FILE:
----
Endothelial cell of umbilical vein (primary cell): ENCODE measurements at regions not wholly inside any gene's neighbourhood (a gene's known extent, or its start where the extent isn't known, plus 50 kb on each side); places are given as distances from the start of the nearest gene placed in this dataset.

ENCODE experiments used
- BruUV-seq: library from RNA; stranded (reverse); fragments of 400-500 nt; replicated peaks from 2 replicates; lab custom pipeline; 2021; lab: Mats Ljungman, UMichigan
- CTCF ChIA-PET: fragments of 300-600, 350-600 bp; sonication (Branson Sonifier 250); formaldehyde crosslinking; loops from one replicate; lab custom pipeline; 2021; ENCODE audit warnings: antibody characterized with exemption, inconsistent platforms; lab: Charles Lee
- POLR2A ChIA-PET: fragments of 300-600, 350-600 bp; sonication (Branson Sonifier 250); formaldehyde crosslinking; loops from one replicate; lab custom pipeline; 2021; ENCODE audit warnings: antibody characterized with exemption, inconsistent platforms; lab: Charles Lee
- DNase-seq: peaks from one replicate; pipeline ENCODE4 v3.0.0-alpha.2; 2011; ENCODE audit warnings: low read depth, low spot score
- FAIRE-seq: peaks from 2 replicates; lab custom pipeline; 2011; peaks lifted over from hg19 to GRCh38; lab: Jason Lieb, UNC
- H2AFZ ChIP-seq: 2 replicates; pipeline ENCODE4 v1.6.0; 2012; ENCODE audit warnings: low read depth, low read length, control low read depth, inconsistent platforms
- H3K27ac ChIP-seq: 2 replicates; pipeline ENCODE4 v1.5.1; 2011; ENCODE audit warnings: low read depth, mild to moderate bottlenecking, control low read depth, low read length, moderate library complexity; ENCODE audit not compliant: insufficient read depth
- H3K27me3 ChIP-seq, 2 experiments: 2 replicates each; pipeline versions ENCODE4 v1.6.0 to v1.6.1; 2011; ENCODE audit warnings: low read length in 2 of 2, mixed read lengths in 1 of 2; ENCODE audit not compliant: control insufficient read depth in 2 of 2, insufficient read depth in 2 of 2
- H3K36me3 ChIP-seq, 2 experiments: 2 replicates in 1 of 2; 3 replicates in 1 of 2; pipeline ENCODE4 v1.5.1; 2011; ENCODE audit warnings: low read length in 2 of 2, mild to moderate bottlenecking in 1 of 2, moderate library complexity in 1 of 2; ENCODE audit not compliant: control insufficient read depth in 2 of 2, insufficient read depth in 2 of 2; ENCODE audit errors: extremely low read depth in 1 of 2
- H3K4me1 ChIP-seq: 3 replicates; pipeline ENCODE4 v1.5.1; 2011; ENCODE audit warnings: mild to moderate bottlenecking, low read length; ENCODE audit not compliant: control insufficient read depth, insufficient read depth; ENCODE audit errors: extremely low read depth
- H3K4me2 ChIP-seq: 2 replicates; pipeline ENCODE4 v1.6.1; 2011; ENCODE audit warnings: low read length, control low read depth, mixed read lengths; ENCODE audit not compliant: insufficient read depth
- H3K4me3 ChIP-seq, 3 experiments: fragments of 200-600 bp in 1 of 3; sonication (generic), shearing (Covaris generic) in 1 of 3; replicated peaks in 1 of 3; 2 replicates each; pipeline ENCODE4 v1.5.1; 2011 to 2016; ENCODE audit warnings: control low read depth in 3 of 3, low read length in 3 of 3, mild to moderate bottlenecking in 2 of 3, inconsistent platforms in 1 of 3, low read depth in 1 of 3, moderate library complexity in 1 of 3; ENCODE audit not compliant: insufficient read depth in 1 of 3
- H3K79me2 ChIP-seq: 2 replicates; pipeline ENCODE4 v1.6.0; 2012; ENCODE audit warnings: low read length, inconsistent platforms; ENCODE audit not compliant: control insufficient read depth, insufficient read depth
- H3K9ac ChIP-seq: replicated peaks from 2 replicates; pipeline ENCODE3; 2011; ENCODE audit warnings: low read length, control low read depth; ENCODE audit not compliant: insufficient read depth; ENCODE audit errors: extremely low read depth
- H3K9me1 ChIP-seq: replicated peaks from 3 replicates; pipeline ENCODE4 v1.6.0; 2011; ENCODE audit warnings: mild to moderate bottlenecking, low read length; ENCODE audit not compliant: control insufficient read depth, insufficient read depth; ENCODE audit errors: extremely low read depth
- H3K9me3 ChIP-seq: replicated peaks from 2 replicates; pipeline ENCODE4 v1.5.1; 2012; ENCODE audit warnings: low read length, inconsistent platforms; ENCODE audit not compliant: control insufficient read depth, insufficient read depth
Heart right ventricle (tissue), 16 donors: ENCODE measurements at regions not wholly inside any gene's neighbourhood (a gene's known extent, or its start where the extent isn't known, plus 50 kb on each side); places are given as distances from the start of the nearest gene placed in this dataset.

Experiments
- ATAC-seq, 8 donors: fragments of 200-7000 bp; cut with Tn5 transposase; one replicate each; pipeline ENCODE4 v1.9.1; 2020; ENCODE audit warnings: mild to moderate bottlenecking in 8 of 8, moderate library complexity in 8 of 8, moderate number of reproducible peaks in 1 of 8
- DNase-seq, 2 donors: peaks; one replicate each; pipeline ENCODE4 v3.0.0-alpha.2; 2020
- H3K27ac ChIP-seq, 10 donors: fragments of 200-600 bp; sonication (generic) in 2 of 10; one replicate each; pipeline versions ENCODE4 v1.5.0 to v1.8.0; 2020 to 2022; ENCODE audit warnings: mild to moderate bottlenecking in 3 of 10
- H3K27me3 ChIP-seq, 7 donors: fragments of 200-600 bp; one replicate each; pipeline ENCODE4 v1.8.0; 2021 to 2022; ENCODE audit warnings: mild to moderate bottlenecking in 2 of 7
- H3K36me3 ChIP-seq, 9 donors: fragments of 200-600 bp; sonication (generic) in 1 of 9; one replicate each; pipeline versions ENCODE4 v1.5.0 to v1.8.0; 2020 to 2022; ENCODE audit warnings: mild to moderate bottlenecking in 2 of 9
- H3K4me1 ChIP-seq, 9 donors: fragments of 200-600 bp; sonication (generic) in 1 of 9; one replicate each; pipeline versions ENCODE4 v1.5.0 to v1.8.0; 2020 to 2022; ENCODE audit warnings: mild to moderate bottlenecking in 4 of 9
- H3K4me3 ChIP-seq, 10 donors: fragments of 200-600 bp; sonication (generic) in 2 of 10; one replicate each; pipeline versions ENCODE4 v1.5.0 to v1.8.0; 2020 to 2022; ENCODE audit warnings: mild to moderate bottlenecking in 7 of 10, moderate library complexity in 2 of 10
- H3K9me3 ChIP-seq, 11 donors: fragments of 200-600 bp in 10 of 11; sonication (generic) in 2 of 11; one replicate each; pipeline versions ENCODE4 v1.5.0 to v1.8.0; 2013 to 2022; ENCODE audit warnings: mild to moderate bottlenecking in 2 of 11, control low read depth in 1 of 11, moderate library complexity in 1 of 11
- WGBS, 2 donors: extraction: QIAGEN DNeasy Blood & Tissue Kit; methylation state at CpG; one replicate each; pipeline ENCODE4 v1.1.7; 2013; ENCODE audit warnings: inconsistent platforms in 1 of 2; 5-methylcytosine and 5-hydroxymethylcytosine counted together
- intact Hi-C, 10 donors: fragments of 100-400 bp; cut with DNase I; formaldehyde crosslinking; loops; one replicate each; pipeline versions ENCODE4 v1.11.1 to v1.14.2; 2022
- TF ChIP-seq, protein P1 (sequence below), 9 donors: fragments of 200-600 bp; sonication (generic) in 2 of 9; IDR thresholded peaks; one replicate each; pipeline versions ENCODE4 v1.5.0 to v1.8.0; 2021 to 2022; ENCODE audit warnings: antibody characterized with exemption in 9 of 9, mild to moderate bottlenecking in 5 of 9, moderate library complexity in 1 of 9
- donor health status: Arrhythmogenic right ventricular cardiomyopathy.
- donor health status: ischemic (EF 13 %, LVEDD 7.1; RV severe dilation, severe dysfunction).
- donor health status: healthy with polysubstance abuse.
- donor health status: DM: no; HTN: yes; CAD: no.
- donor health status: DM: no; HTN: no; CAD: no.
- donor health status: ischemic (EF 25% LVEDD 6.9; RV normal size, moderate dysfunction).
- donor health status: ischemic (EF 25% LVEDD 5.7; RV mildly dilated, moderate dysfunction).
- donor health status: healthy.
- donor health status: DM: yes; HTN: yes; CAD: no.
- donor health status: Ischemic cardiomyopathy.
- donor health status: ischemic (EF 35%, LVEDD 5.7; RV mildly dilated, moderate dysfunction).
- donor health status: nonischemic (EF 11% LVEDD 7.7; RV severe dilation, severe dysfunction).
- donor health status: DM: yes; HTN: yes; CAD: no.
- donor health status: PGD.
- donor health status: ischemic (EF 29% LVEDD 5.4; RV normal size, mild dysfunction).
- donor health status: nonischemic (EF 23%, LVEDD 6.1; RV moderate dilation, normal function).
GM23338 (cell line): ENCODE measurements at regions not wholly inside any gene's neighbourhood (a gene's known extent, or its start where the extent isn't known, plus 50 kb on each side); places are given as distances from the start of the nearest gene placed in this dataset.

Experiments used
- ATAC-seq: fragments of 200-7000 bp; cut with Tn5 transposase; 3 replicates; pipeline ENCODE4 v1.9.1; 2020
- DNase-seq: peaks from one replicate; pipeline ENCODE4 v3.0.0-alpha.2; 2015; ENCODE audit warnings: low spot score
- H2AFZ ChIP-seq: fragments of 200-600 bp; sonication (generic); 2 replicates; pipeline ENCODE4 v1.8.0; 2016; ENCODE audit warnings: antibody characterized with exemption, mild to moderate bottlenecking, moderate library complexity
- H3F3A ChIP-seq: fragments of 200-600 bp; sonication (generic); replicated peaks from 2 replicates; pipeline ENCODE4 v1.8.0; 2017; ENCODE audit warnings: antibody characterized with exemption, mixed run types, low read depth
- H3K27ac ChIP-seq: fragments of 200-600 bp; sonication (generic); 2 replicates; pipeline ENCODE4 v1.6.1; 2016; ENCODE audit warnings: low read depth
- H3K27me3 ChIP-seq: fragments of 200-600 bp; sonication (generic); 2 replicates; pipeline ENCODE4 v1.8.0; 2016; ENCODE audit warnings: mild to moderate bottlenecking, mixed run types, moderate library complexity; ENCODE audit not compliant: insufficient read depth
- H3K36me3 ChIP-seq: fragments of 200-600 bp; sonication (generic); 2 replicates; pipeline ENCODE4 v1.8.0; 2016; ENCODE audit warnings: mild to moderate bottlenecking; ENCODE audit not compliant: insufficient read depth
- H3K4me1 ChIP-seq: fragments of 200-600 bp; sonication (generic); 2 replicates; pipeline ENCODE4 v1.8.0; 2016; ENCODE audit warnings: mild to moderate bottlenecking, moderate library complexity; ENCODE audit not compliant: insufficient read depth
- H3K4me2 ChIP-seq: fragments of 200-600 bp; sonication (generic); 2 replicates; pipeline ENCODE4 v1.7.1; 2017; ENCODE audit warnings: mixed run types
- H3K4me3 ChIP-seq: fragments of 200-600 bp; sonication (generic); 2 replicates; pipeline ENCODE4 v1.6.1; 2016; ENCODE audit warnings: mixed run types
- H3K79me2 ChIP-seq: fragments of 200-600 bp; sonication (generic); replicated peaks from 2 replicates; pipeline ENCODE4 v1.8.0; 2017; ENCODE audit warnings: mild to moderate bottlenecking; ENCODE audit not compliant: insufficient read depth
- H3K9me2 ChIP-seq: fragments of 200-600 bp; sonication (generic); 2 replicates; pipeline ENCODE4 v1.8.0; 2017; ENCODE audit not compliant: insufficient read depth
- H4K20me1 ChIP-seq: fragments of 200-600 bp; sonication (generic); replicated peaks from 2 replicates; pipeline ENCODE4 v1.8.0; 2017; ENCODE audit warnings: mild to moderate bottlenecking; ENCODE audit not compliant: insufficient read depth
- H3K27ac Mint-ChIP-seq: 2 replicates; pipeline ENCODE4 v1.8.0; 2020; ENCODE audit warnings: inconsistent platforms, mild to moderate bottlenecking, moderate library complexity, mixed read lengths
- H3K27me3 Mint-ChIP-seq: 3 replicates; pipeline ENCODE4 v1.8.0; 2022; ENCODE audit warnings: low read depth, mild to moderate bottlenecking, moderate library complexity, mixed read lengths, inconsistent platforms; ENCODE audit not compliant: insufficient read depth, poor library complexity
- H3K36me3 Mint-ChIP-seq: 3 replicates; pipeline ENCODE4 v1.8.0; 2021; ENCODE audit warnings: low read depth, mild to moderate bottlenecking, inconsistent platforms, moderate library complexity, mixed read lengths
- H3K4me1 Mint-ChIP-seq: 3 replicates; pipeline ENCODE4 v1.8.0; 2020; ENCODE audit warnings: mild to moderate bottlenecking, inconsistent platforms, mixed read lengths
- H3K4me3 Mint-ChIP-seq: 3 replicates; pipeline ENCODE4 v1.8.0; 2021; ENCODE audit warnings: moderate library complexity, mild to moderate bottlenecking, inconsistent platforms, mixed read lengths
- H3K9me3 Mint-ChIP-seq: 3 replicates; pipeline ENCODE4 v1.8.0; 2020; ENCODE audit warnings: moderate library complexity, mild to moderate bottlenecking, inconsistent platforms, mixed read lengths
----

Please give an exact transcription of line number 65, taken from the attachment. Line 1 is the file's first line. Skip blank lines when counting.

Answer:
- H3K36me3 Mint-ChIP-seq: 3 replicates; pipeline ENCODE4 v1.8.0; 2021; ENCODE audit warnings: low read depth, mild to moderate bottlenecking, inconsistent platforms, moderate library complexity, mixed read lengths